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Finding the Chinese Australian Voice
How will Chinese Australians have a voice in redesignating the “Lambing Flat Riots” in our National History Curriculum?
For the Chinese in 1861, it was expulsion through brutal persecution, by a lawless white mob, heralded by guns on horseback.
‘Have we inadvertently short-changed generations of school children on our human tendency to mistreat those for whom we have a dislike, for one reason or another?’, asked Dr Anthony Pun, National President of the Chinese Community Council of Australia.
‘Lambing Flat is one issue that will be raised, discussed and debated at our national conference in Sydney on the 9 &10 April weekend.
‘The Chinese Australian voice is often absent when it should have been audible. This is the catalyst for our conference, Finding the Chinese Australian Voice, the first of its kind.’
During the White Australia era, many well-meaning White Australians tried to rehabilitate the deplorable image of John Chinaman that was created to justify his exclusion from the “New Britannia” before Federation. In due course John Chinaman became the “better Chinaman” with “white hearts” in Australian fiction of that era – hardworking, honest, reliable, and above all loyal to his white employers. But he had no voice of his own. His patrons grafted on to him a voice that was comfortable to the ears of White Australia.
Now, despite 30 years of multiculturalism, it would appear that some cultural gatekeepers of our society are still imbued with a version of that attitude. They decide when Chinese Australian voices are accepted into their realm, and some continue to speak on behalf of us, as though we are adolescents, yet to earn their trust in terms of our maturity to judge what is good for us and good for all those who come after us.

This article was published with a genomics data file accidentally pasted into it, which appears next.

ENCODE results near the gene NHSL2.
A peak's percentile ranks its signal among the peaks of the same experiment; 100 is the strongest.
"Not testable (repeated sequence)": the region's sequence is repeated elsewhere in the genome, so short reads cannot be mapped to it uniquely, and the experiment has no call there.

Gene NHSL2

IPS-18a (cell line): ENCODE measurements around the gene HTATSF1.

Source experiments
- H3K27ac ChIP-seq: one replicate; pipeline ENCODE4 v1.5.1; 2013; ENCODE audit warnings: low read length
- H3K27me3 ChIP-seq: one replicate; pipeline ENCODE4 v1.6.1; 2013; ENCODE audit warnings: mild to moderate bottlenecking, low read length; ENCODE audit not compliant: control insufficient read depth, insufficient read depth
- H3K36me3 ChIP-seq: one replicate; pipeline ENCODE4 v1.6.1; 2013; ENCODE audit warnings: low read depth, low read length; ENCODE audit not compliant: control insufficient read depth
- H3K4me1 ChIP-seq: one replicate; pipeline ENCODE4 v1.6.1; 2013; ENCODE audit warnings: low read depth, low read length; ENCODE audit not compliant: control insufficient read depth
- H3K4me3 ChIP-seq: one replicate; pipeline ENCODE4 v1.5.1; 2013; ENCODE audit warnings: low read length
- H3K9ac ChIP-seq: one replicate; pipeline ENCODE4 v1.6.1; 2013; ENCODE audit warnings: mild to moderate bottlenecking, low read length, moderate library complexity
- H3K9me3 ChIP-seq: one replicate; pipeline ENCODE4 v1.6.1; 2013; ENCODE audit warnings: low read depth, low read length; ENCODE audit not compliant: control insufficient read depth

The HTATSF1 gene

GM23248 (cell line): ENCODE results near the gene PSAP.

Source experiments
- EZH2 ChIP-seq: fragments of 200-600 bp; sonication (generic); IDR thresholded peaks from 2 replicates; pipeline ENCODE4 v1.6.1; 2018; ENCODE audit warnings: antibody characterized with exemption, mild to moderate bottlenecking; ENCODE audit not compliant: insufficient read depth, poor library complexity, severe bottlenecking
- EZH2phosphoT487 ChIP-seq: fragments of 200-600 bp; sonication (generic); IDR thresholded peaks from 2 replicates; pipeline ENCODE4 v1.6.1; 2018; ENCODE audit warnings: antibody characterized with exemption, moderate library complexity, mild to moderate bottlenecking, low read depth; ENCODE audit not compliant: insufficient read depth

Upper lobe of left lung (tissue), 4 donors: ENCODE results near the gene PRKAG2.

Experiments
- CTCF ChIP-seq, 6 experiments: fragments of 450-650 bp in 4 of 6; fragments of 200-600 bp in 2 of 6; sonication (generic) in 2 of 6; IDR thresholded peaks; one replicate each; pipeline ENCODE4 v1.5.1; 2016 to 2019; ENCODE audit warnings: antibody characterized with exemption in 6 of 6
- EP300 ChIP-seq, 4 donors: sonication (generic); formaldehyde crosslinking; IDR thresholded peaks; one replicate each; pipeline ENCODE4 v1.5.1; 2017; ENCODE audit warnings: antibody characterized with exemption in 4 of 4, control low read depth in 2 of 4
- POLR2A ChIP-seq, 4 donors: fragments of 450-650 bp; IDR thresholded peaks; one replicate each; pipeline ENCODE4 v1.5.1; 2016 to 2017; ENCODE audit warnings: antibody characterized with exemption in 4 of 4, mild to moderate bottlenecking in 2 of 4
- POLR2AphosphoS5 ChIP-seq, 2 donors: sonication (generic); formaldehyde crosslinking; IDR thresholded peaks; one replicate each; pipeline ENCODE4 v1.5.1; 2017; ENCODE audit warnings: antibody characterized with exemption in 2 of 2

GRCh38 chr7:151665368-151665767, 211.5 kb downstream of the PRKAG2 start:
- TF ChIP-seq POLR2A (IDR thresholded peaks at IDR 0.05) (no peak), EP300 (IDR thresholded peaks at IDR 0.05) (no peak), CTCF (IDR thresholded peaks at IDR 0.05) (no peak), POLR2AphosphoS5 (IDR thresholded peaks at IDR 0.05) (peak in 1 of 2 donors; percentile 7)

Fortunately, some voices have broken through. Dr John Yu, spoke up in the media against the Federal Government’s policy to incarcerate children in asylum detention centres, just a few years after he was cited as
Australian of the Year in recognition of his pioneering efforts in marrying colour and art to paediatric medicine in the building of a new children’s hospital. Hong Lim, an MP in the Victorian Parliament, spoke up in public against his own Party’s policy on boat people.
These are voices from the liberated Chinese Australian, a voice that pays no heed to the cultural gatekeepers of our society, one that is passionate about the soul and character of the homeland of all future generations. In time such voices will usher in John Citizen, and say goodbye to John Chinaman.
本报悉尼讯4 月9、10 日两天，来自澳洲各个州，以及新西兰的华人代表们齐聚悉尼，出席了澳华社区议会（Chinese Community Council of Australia）举办的年度大会。主题是: 寻找能够代表澳洲华人的，统一而团结的声音。
澳洲内阁唯一的华裔、澳洲金融部长黄英贤(Penny Wong)百忙之中专程从南澳飞来为大会开幕。在澳华社区议会会长潘瑞亮博士(Dr Tony Pun) 和大会召集者Chek Ling 的主持下，来自维州、新州、昆州等地区的澳洲华人代表包括澳华社区议会维州分部会长蒋天麟医生，澳华社区议会维州分部顾问团主席林美丰议员等；来自新西兰的屋仑华侨会所副会长吕显华，来自美国加州洛杉矶大学亚裔美国研究学院的资深院长Don Nakanishi 教授等嘉宾不辞辛苦，远道而来出席大会，并积极献策献计。
经过两天的探讨，大会通过了一系列决议。包括起草文件，要求澳洲政府对华人曾经遭受的待遇正式道歉。19 世纪50 年代，华人远渡重洋来澳洲淘金。甘愿去已经被白人开垦过的金矿，分工合作的华人比先来一步的欧洲人掘得更深，结果往往在已经被认定无金可寻的金矿上又发现了金子，引得很多欧洲移民者眼红。短短几年，华人大增，几乎占据维州总人口百分之十，造成了当权者和欧洲移民的不安。经时任维州财长推行，维州议会为限制华人移民而设立了税金，这充满种族歧视意味的政策，后来成为澳洲历史上“白澳”政策的前身。为了躲避税金，华人必须长途跋涉500 公里，沿途承受大量无法想象的痛苦。淘金热时代，华人因为遭到欧洲移民的嫉恨，曾引发驱赶华人的大规模暴乱，史称“Lambing Flat ”暴乱，导致大量华人死伤。